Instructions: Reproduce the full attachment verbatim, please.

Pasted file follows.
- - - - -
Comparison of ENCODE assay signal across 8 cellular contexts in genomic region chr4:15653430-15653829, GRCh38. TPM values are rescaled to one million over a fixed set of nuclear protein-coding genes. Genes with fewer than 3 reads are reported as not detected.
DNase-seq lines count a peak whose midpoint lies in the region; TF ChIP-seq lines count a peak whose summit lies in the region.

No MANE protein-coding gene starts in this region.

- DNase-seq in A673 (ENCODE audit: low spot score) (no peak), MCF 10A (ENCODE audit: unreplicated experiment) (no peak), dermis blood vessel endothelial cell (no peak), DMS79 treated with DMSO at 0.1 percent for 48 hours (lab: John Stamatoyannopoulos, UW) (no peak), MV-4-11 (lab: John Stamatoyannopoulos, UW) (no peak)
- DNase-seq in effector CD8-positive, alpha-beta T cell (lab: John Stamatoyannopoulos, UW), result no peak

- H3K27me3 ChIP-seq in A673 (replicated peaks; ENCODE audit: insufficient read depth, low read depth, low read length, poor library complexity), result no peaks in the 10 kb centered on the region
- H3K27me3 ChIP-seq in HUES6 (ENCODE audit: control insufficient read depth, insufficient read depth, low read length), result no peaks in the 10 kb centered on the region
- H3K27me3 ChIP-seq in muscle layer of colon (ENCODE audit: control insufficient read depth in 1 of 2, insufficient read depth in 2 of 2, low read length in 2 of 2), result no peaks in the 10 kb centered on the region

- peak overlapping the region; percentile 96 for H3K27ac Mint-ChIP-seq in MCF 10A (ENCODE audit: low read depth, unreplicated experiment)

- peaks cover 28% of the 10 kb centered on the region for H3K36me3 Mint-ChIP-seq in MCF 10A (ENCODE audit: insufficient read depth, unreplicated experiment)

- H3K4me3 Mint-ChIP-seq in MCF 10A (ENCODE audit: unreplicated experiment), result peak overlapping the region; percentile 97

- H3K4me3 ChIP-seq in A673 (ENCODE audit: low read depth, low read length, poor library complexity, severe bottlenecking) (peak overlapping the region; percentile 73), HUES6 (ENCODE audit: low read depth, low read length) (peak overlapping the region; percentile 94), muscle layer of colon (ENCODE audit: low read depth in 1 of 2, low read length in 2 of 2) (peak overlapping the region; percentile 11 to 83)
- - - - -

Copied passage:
Comparison of ENCODE assay signal across 8 cellular contexts in genomic region chr4:15653430-15653829, GRCh38. TPM values are rescaled to one million over a fixed set of nuclear protein-coding genes. Genes with fewer than 3 reads are reported as not detected.
DNase-seq lines count a peak whose midpoint lies in the region; TF ChIP-seq lines count a peak whose summit lies in the region.

No MANE protein-coding gene starts in this region.

- DNase-seq in A673 (ENCODE audit: low spot score) (no peak), MCF 10A (ENCODE audit: unreplicated experiment) (no peak), dermis blood vessel endothelial cell (no peak), DMS79 treated with DMSO at 0.1 percent for 48 hours (lab: John Stamatoyannopoulos, UW) (no peak), MV-4-11 (lab: John Stamatoyannopoulos, UW) (no peak)
- DNase-seq in effector CD8-positive, alpha-beta T cell (lab: John Stamatoyannopoulos, UW), result no peak

- H3K27me3 ChIP-seq in A673 (replicated peaks; ENCODE audit: insufficient read depth, low read depth, low read length, poor library complexity), result no peaks in the 10 kb centered on the region
- H3K27me3 ChIP-seq in HUES6 (ENCODE audit: control insufficient read depth, insufficient read depth, low read length), result no peaks in the 10 kb centered on the region
- H3K27me3 ChIP-seq in muscle layer of colon (ENCODE audit: control insufficient read depth in 1 of 2, insufficient read depth in 2 of 2, low read length in 2 of 2), result no peaks in the 10 kb centered on the region

- peak overlapping the region; percentile 96 for H3K27ac Mint-ChIP-seq in MCF 10A (ENCODE audit: low read depth, unreplicated experiment)

- peaks cover 28% of the 10 kb centered on the region for H3K36me3 Mint-ChIP-seq in MCF 10A (ENCODE audit: insufficient read depth, unreplicated experiment)

- H3K4me3 Mint-ChIP-seq in MCF 10A (ENCODE audit: unreplicated experiment), result peak overlapping the region; percentile 97

- H3K4me3 ChIP-seq in A673 (ENCODE audit: low read depth, low read length, poor library complexity, severe bottlenecking) (peak overlapping the region; percentile 73), HUES6 (ENCODE audit: low read depth, low read length) (peak overlapping the region; percentile 94), muscle layer of colon (ENCODE audit: low read depth in 1 of 2, low read length in 2 of 2) (peak overlapping the region; percentile 11 to 83)